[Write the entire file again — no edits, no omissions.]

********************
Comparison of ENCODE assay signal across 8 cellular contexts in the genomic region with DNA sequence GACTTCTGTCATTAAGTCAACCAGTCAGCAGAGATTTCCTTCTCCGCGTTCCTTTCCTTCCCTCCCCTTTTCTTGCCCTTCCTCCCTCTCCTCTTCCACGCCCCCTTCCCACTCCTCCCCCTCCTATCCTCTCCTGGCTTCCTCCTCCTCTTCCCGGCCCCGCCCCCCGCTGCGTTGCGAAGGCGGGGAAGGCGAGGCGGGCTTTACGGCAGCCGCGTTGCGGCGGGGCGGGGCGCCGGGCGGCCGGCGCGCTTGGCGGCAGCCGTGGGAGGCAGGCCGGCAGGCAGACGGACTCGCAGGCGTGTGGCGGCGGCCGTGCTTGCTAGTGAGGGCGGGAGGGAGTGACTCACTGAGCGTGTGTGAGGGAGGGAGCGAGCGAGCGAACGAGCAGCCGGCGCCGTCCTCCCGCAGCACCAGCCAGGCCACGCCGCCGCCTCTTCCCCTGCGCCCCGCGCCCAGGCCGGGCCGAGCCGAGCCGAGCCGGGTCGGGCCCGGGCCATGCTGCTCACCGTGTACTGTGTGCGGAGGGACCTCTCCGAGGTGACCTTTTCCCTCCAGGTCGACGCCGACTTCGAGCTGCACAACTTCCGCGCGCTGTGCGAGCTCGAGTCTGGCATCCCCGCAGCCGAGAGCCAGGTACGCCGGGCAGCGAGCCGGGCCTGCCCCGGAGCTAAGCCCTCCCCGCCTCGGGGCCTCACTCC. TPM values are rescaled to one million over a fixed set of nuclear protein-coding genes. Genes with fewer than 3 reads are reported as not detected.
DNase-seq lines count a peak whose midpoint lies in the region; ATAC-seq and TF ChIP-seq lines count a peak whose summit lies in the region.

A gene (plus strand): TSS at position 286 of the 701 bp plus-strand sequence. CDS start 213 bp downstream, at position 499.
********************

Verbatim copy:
Comparison of ENCODE assay signal across 8 cellular contexts in the genomic region with DNA sequence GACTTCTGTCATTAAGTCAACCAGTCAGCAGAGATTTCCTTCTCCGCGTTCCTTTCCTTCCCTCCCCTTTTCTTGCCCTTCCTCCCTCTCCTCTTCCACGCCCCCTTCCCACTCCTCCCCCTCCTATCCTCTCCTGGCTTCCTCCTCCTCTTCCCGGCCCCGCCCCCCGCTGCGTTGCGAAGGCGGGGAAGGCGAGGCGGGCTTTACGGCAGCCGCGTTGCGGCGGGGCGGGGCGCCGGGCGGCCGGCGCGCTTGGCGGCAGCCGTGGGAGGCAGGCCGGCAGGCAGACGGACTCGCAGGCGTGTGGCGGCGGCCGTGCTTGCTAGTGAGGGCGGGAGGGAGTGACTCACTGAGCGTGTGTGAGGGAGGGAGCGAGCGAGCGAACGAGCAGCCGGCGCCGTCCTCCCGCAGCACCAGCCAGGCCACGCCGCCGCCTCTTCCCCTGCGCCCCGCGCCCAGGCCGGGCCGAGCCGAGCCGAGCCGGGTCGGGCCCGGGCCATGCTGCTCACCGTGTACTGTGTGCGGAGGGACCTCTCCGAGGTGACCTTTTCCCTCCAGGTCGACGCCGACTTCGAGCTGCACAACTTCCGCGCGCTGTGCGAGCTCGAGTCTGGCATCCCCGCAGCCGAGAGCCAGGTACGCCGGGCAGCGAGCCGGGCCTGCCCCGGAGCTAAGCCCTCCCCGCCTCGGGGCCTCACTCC. TPM values are rescaled to one million over a fixed set of nuclear protein-coding genes. Genes with fewer than 3 reads are reported as not detected.
DNase-seq lines count a peak whose midpoint lies in the region; ATAC-seq and TF ChIP-seq lines count a peak whose summit lies in the region.

A gene (plus strand): TSS at position 286 of the 701 bp plus-strand sequence. CDS start 213 bp downstream, at position 499.